Monday, November 30, 2015

Collaborative Writing, Courtesy of Nigel Caplan

TamaraJonesBy Tamara Jones
ESL Instructor, Howard Community College
Columbia, Maryland
jonestamara@hotmail.com

In my most recent blog post, I wrote about the workshop Nigel Caplan recently delivered for teachers at my school. He introduced us to the concept of genre writing, and suggested that in order to help students become the best writers they can be, we follow the steps in the Teaching Learning Cycle as described in Martin (2009) and Rothery (1996).

teacher-learner-cycleDeconstruction

The first part of the Teaching Learning Cycle is to provide students with good models of different genres to prepare them for the wide variety of writing they may do outside the ESL or EFL classroom. However, it isn’t enough just to hand out examples of good writing for students to glance over and then stuff into the depths of their back packs. Instead, we need to help students pick apart the models to expose the patterns associated with those particular genres.

In his presentation, Nigel used the example from his text, Inside Writing 2, of a product review much like you would find on eBay or Amazon. From his guided questioning, we (the imaginary students) were able to glean that reviews often have a title, a paragraph describing the context, a description of the product, and evaluation of the product, supporting reasons and a recommendation with stars.

Also, Nigel drew our attention to the language associated with each of the stages of his model product review. For example, product review titles are almost never a complete sentence and the part of the review that builds context for the readers often makes use of the pronoun “I” and the present perfect. Again, these aren’t rules; they are patterns. Writers don’t have to follow them, but if they don’t, they run the risk of violating the expectations readers have of the conventions associated with that particular genre.

I guess that’s really why genre writing is so essential to teach. Haven’t we all received an email from a student that was far too informal? Those students would certainly benefit from a closer examination of the conventions of email.

Joint Construction

The next part of the Teaching Learning Cycle is the collaborative writing phase. At first, when I heard this, I thought, “Collaboration in the writing classroom? Isn’t writing essentially an independent act?” However, when Nigel projected a slide with a before and after of a student’s writing, I became a believer. Apparently, collaborative writing affords many benefits: there is more scaffolding; talking about the language helps students acquire the language; talking about the genre increases students’ comfort with it; when students work together, their writing is better; and (most importantly, in my opinion) it’s fun.

So, how does it work? Well, Nigel modeled a lesson for us and we pretended to be his students. Our goal was to collaboratively write another product review. First we brainstormed as a “class” with Nigel’s guidance. We came up with an item to review, a bicycle, and decided that the review would be negative. We then shouted out some positive and negative adjectives to describe it, which Nigel wrote on the board. Finally, Nigel opened a word document on the computer and started to type.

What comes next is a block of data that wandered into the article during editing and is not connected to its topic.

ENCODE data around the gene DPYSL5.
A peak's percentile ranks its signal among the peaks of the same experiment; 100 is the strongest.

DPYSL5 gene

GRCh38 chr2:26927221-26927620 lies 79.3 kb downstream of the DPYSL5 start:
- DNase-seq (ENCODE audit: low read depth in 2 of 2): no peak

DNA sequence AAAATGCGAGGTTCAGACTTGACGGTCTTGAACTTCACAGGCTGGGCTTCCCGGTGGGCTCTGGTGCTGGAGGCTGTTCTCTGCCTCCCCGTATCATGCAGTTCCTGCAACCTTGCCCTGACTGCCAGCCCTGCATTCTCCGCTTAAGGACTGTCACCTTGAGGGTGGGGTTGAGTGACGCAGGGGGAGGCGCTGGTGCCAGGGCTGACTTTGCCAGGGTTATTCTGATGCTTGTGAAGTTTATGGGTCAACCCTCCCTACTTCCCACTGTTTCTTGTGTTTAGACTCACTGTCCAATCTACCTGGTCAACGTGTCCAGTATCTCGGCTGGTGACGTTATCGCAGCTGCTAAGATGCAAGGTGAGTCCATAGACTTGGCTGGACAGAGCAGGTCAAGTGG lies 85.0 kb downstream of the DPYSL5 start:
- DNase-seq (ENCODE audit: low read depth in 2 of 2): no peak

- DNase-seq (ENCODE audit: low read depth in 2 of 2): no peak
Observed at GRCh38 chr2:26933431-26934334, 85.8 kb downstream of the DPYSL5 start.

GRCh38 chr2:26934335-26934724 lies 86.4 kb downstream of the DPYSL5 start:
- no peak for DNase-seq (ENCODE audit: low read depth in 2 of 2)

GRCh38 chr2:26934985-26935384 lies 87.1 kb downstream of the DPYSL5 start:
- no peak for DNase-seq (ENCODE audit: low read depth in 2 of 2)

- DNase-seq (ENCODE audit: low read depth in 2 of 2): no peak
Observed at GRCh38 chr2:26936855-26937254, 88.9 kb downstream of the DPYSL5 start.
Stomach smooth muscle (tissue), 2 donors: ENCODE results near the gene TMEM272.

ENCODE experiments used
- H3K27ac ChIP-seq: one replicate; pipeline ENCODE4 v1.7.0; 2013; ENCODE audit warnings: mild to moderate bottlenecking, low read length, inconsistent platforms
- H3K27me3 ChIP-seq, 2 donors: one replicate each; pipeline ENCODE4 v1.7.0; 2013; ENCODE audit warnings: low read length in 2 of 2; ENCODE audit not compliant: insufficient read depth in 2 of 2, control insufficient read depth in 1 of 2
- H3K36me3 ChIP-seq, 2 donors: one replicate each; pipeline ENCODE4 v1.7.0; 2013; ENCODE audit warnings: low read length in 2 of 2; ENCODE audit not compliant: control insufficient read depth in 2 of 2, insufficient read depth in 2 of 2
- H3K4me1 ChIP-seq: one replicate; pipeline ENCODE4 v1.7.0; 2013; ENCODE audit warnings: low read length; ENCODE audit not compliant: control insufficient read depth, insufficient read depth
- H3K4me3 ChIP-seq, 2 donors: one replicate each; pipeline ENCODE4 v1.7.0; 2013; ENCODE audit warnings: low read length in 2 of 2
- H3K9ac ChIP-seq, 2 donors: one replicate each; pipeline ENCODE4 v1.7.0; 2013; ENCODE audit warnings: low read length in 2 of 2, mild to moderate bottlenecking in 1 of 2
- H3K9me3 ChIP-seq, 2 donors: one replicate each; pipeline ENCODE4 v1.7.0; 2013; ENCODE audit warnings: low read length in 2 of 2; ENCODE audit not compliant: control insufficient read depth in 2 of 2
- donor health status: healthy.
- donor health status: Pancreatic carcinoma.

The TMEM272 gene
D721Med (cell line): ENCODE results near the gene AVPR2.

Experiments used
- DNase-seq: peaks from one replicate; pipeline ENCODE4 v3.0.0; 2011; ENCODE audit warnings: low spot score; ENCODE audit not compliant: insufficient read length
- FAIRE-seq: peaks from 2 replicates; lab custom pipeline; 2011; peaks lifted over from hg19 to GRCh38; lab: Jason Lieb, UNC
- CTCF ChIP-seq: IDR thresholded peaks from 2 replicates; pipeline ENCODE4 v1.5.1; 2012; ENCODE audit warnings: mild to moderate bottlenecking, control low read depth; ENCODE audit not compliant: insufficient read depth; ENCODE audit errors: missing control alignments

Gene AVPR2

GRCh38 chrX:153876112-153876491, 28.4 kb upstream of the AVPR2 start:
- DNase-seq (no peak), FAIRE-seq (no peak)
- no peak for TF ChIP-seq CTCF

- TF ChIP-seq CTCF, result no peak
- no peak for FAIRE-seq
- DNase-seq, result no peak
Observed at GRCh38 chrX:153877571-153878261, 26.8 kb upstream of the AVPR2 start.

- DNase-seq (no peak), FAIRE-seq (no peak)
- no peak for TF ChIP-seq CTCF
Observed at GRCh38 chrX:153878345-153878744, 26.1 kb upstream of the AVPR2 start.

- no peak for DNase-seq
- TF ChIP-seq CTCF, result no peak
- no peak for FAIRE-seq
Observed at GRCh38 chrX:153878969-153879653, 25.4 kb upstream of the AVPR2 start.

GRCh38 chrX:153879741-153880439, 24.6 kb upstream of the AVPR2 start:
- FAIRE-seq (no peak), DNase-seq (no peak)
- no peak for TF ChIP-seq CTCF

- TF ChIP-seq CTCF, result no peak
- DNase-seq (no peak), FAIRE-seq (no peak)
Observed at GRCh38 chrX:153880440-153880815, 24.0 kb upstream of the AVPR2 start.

First, he had us come up with a title together. He reminded us it shouldn’t be a sentence. Once we had a title we were satisfied with, he asked us for a few sentences giving the context of the review, and so on. The key to collaborative writing was that we came up with the sentences, but as he typed them, Nigel elicited improvements and cleaned them up. He also thought aloud. In other words, he would say things like, “How can we make that a complex sentence?” and “Is there a better word than ‘good’ to use here?” In the end, with the “teacher’s” help, we “students” created a really good product review.

I had worried that this kind of collaboration would be boring for students. Certainly it involves more teacher talk than is ideal in a communicative classroom. However, Nigel said that when he notices students disengaging, he may call on them directly to provide the next few words or give the entire class time to write the next sentence on paper and then call on several of the quieter students to suggest theirs. I have to say, though, I was completely engaged throughout the entire collaborative writing process. It was fun to hear the ideas of my colleagues and to suggest my own. I felt the pleasing sensation of ownership without responsibility.

And, I imagine, if I were a real ESL student, I would feel much better equipped to write my own product review during the next, independent construction phase.


Caplan, N. and Bixby, J. (2014). Inside Writing 2. New York, NY: Oxford University Press.
Martin, J. R. (2009). “Genre and language learning: A social semiotic perspective.” Linguistics and Education, 20(1), 10–21. http://doi.org/10.1016/j.linged.2009.01.003.
Rothery, J. (1996). “Making changes: Developing an educational linguistics.”  R. Hasan & G. Williams (Eds.), Literacy in Society (pp. 86–123). Harlow, England: Longman.

Comments

Pingback from Inside my genre-based writing presentation! | Nigel "Teacher" Caplan
December 2, 2015 at 6:07 pm

[…] weren’t, you might enjoy reading about how she was converted to genre-based writing and the teaching/learning cycle. Thanks for the kind shout-out, […]

Leave a comment on this post